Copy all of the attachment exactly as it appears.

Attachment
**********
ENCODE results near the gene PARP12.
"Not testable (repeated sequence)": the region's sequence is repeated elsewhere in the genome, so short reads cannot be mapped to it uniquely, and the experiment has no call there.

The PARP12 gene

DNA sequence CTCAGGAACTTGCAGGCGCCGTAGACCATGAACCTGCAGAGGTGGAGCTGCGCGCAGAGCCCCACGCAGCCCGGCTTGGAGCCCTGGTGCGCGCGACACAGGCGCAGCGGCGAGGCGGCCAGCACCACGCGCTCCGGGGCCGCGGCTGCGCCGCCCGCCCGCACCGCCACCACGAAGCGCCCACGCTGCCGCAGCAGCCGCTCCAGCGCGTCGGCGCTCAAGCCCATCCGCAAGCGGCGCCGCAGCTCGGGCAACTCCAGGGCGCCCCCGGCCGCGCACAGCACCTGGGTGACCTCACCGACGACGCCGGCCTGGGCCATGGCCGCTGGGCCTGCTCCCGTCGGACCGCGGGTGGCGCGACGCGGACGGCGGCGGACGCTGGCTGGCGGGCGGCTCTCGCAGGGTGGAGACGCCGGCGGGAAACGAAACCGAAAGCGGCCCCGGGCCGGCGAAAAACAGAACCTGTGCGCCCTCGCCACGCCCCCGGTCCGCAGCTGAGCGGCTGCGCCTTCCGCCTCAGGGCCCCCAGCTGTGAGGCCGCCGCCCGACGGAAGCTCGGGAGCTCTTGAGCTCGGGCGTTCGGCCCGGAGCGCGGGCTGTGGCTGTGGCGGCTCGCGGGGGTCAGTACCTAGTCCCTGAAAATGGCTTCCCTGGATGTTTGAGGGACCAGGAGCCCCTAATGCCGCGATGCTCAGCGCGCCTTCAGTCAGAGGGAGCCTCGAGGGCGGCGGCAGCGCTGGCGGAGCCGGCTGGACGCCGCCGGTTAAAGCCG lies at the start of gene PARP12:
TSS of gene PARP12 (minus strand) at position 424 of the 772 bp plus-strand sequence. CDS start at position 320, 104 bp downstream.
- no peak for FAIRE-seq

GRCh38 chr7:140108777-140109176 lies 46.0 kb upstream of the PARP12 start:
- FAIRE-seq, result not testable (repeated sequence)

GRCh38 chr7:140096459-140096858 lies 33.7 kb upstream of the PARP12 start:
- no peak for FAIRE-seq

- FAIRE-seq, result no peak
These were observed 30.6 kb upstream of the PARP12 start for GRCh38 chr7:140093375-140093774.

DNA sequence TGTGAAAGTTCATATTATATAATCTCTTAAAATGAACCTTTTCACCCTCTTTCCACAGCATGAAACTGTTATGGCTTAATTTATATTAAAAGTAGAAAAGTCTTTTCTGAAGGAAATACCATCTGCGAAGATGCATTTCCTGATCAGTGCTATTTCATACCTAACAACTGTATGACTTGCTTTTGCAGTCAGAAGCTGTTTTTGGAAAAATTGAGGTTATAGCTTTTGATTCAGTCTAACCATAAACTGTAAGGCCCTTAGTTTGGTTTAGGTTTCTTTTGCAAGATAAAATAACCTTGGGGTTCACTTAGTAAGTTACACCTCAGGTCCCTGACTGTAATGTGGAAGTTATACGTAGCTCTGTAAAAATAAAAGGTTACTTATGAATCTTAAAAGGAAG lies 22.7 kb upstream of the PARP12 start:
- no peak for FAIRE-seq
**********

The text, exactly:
ENCODE results near the gene PARP12.
"Not testable (repeated sequence)": the region's sequence is repeated elsewhere in the genome, so short reads cannot be mapped to it uniquely, and the experiment has no call there.

The PARP12 gene

DNA sequence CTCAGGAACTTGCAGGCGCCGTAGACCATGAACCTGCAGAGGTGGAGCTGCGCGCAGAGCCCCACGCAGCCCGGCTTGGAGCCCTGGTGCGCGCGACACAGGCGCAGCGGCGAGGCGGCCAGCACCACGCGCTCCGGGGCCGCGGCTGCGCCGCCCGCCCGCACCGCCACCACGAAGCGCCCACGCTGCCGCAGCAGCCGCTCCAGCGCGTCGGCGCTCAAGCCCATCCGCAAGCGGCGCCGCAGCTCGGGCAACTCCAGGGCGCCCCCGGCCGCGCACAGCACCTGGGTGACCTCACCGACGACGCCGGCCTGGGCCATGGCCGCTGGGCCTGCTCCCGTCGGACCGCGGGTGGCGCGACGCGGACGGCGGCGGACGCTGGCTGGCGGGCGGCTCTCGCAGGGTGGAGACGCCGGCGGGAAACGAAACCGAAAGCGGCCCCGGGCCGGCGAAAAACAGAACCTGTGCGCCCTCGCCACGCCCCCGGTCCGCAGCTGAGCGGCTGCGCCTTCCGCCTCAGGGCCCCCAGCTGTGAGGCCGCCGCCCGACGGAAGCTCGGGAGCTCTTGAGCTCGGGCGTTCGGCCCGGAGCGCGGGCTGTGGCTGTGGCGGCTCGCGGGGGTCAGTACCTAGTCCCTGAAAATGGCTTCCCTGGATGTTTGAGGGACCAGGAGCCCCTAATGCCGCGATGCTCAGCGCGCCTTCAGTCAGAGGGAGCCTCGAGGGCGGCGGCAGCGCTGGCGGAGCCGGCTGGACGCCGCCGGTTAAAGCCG lies at the start of gene PARP12:
TSS of gene PARP12 (minus strand) at position 424 of the 772 bp plus-strand sequence. CDS start at position 320, 104 bp downstream.
- no peak for FAIRE-seq

GRCh38 chr7:140108777-140109176 lies 46.0 kb upstream of the PARP12 start:
- FAIRE-seq, result not testable (repeated sequence)

GRCh38 chr7:140096459-140096858 lies 33.7 kb upstream of the PARP12 start:
- no peak for FAIRE-seq

- FAIRE-seq, result no peak
These were observed 30.6 kb upstream of the PARP12 start for GRCh38 chr7:140093375-140093774.

DNA sequence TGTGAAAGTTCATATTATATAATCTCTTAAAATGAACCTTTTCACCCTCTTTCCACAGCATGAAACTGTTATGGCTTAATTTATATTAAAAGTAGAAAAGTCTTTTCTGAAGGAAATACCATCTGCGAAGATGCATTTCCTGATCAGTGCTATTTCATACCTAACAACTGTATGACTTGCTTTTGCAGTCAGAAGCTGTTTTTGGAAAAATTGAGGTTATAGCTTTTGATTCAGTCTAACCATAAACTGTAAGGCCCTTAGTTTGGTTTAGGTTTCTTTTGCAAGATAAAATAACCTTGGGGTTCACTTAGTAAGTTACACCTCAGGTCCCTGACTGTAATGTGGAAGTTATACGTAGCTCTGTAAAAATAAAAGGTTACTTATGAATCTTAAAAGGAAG lies 22.7 kb upstream of the PARP12 start:
- no peak for FAIRE-seq